Other traders might see it differently though, perhaps considering that a Commodity Channel Index of more than +100 may be pointing towards a potential breakout and opting to trade with the trend until the CCI dips back under +100 again. In a similar way, a CCI that drops under -100 might be taken as an indicator of a potent downtrend, which would highlight the need for a short position.

This is a chart for WTI Oil, delineated on a weekly basis, where we can see a few instances (look for the vertical lines) of the Commodity Channel Index rising north of +100 and dipping under -100. The first vertical white line is telling us that here is the start of a hypothetical trade and the vertical line afterwards is telling us that we have come to the end of it.

For a trader who treats the CCI as if it’s purely an oscillator – which essentially means that it becomes a price reversal indicator – we might see trades that run against the grain of what it shows. So, a signal potentially suggesting to go short could be produced when the CCI is over +100 with a long recommended when it’s passed -100. A trader who sees the Commodity Channel Index as a trend/breakout tool might strongly prefer long trades when in the +100 CCI zone and short trades when it’s in the -100 CCI arena.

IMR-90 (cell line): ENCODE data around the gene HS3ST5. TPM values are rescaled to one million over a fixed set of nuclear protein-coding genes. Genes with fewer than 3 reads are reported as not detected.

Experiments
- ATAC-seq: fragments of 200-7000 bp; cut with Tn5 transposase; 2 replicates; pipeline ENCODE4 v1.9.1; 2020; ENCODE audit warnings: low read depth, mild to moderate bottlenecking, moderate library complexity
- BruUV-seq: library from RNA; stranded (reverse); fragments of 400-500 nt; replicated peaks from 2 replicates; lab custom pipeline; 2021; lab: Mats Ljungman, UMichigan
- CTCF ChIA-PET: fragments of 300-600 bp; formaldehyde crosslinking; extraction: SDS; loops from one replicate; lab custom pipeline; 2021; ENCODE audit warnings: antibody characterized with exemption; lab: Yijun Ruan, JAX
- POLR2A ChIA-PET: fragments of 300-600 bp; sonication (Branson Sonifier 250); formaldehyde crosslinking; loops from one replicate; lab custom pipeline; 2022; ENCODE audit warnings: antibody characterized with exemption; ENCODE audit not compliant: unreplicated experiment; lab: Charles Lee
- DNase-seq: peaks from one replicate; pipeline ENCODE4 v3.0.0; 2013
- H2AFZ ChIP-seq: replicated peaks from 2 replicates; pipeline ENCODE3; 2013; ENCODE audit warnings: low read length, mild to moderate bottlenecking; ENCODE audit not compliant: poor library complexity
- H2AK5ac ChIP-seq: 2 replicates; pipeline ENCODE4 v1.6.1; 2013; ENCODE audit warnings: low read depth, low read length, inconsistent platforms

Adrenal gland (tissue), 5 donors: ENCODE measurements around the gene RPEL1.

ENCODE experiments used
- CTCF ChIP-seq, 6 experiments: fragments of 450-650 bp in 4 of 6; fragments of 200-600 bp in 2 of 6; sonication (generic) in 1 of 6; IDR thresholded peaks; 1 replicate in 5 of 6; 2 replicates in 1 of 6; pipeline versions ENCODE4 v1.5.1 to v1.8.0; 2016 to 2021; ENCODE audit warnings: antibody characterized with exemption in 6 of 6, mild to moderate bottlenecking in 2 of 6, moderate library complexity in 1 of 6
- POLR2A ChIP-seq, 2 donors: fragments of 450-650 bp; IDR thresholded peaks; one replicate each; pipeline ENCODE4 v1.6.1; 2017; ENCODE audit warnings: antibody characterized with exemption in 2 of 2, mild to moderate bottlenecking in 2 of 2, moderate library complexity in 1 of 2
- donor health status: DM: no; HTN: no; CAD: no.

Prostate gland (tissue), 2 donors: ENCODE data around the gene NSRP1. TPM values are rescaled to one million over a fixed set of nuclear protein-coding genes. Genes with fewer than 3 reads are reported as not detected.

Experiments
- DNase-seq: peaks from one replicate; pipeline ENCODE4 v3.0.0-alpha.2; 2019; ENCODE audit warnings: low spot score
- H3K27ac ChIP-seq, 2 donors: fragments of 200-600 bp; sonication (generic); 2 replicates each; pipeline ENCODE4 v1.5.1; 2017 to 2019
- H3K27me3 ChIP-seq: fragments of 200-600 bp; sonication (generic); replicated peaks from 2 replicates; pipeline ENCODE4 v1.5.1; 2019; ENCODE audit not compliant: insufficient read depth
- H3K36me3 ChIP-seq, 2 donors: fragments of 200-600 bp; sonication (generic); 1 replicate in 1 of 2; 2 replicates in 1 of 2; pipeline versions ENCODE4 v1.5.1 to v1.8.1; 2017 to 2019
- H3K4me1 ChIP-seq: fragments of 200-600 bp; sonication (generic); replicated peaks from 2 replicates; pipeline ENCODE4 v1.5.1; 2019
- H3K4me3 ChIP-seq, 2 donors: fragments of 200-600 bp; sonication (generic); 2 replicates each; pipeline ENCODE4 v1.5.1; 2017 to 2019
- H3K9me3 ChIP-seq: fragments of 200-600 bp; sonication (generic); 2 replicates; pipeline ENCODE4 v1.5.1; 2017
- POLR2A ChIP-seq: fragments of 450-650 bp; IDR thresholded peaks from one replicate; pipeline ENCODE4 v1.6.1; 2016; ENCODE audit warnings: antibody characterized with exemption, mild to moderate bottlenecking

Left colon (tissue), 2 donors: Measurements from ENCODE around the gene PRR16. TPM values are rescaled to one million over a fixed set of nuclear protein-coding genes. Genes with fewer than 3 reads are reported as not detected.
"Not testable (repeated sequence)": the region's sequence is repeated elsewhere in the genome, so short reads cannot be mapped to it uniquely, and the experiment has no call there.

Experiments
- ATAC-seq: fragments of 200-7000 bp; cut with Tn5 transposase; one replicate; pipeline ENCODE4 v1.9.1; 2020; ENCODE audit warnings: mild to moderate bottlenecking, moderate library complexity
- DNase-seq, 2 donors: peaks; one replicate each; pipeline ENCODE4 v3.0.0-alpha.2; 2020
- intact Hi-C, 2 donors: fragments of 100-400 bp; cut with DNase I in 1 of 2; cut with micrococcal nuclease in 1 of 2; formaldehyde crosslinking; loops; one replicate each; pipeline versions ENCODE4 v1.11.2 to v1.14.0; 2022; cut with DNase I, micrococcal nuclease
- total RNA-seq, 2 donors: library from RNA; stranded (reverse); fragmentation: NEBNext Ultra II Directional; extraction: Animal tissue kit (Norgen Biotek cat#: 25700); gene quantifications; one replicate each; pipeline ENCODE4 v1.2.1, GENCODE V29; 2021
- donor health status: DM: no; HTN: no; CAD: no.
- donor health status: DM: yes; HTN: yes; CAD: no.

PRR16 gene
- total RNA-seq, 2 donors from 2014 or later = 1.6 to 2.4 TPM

None of them would have worked for the trader who favours reversal of price. Testing this approach after-the-fact reveals that it doesn’t have much going for it. You’d be better off tightening up your approach by moving your scope of interest to +150 or below -150 or even above/below +200/-200.

If you want to follow trends with the Commodity Channel Index, it seems to be pretty good at working with lots of different assets, and that’s where you’d want to be testing it too. But not only that, you’d also want to try it out under different market conditions, and for different durations too.

## Use the CCI With Other Indicators

You don’t just have to use the CCI on its own, you can use it with other indicators or oscillators too for a broader view that may yield other potential opportunities.